The president also invited him to get more details from finance officials, and he said up until now, UM has not had a guiding principle on the number of faculty it should have. He based the 18-to-1 student-to-faculty ratio on comparable institutions.
Senate member John Hunt, in the English department, said the president harmed the programs he named for cuts because students would be less interested in them. He also said the president was calling on others to provide ideas to manage the shortfall even as he made a top-down decision to name specific programs.
"I'm concerned that even if not a single penny is cut, we have suffered lasting damage for years to our reputation," Hunt said.
In response, Engstrom said UM had reached a point where specifics were important, and the situation was critical. He also said it's hard to make collective decisions.
"We are at a point where that kind of ... leadership on my part was required, so I exercised it," Engstrom said.
Senate member Eijiro Uchimoto seconded David Schuldberg's motion to continue the discussion about whether the president and his Cabinet are fit to lead. Since it wasn't on the agenda, the motion required approval of two-thirds of the present members; it failed on a voice vote.
Uchimoto, though, directly asked the president if he had enough confidence in himself and in his Cabinet to steer UM through the crisis.
"I'm most concerned about a perceived lack of a clear vision from the Main Hall," said Uchimoto, in physics and astronomy.
The president said he did, and he reiterated his belief UM has the faculty and staff to be one of the finest institutions in the country.
Senate member Neyooxet Greymorning, in anthropology, questioned the recruitment efforts of UM. One of his students told him a local Missoula high school student, maybe her cousin, was a straight-A student whose top university of choice was UM.
The A student had applied to UM along with other schools, he said. He said she heard from other schools immediately, and she still has heard nothing from UM, including any acknowledgement she had applied.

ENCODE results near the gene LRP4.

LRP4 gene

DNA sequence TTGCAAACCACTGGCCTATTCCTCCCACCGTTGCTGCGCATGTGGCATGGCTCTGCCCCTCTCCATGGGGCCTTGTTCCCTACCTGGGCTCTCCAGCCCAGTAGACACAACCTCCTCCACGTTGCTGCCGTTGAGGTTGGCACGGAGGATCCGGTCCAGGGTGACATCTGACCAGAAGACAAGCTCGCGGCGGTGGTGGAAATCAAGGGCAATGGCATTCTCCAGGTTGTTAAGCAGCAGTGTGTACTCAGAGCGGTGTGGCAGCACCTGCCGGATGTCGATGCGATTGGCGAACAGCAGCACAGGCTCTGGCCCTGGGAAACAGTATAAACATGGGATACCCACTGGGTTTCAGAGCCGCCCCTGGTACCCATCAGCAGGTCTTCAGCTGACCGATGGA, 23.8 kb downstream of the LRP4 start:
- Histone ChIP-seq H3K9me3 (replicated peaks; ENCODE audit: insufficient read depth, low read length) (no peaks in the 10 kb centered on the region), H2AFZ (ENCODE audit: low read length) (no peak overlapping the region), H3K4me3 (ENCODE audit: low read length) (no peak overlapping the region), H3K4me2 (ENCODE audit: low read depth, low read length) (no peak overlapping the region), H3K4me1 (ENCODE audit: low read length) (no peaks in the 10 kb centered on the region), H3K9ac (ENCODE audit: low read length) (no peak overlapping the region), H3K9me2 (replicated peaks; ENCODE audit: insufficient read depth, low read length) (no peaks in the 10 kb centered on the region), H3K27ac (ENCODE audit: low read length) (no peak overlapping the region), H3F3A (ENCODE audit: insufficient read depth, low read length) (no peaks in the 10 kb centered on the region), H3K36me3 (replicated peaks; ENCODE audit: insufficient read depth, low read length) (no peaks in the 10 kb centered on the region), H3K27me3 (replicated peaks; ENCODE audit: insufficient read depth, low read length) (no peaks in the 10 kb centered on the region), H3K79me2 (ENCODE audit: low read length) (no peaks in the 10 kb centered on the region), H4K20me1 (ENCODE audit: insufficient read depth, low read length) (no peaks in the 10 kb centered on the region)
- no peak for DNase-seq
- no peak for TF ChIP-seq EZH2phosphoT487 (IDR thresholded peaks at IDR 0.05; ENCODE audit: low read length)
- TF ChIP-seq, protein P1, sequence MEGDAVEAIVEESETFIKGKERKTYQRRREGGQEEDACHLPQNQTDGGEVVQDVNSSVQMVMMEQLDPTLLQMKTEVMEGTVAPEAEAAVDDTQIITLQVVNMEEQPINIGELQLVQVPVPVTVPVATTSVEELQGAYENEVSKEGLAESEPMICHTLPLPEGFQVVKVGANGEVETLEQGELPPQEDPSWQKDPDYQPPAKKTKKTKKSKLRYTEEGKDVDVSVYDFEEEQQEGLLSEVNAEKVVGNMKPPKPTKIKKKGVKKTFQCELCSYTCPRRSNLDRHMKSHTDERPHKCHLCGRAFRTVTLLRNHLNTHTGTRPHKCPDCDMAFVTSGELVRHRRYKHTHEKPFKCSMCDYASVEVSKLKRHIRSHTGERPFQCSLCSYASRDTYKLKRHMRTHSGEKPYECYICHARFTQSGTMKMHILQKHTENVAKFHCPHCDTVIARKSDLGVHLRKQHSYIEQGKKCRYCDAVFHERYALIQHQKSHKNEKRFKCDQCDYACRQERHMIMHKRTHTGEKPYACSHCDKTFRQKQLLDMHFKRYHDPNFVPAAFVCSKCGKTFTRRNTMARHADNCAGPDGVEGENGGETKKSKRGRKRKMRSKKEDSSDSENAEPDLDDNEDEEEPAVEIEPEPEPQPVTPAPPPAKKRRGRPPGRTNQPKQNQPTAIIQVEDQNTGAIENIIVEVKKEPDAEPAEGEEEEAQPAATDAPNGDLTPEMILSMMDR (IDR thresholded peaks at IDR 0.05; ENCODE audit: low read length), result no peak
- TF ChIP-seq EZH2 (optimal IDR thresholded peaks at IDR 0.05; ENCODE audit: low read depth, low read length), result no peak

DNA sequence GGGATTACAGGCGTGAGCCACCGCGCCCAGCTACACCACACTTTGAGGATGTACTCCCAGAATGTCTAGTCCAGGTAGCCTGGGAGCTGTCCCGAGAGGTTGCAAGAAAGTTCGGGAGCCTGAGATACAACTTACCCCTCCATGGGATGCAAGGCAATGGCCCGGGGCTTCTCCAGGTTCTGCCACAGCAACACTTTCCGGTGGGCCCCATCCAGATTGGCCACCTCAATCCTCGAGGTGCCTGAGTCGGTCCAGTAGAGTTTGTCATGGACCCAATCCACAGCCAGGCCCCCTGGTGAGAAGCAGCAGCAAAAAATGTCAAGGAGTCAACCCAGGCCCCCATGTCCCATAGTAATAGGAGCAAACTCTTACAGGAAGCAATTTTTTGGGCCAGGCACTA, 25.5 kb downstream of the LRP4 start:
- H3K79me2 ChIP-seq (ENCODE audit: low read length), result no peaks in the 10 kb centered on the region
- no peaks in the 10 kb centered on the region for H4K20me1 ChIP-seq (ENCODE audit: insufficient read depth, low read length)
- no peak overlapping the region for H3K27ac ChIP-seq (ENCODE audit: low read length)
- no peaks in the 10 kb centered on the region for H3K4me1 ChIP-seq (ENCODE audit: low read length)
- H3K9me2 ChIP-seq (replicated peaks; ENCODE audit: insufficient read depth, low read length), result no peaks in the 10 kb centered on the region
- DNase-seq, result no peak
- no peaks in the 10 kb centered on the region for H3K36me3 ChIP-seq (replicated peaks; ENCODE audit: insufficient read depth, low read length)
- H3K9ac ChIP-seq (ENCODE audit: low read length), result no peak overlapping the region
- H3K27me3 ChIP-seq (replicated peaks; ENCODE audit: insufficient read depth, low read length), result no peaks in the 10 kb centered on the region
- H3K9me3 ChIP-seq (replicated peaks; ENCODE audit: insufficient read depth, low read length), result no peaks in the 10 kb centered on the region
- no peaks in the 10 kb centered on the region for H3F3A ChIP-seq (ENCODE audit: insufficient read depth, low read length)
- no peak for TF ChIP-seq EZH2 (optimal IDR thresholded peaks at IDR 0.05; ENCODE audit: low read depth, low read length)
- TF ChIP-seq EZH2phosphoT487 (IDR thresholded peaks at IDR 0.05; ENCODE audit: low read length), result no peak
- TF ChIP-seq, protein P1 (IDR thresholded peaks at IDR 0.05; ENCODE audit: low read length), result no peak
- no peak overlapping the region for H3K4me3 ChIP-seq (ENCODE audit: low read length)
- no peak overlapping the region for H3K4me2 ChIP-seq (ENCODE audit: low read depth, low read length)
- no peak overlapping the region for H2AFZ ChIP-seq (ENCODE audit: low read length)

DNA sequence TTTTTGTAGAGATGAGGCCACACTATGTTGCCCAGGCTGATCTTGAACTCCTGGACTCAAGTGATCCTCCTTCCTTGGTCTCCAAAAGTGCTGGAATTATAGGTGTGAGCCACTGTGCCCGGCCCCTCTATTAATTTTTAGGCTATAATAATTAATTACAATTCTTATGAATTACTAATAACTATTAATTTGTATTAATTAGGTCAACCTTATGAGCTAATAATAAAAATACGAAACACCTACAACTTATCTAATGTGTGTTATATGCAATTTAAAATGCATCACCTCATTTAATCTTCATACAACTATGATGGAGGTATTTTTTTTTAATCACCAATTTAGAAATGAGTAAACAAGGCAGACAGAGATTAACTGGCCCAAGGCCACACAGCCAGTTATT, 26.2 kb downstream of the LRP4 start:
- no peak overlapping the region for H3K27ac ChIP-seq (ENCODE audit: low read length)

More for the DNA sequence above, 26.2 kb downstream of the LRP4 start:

"If we are concerned about enrollment numbers, how is this possible?" Greymorning said.
The president acknowledged recruitment and admissions efforts need to improve, and he also requested Greymorning pass on the student's name to him or the admissions office.
He said he plans to make enrollment a primary focus of the new vice president, who will take the place of retiring vice president for student affairs Teresa Branch. The new title will be vice president of enrollment management and student affairs.
In his report to the Faculty Senate, Cody Meixner said the budget crisis is affecting students. Meixner, president of the Associated Students of the University of Montana, said some faculty members are instilling confusion and panic among students because of their own anger.
He said he appreciated faculty members who are answering students' questions, and the vast majority are. However, Meixner also said some students are hearing they won't get their degrees or their programs will disappear, and he urged faculty against misinformation to students.
"What I certainly don't appreciate are those of your colleagues who bring vague or essentially inaccurate information to your students," Meixner said.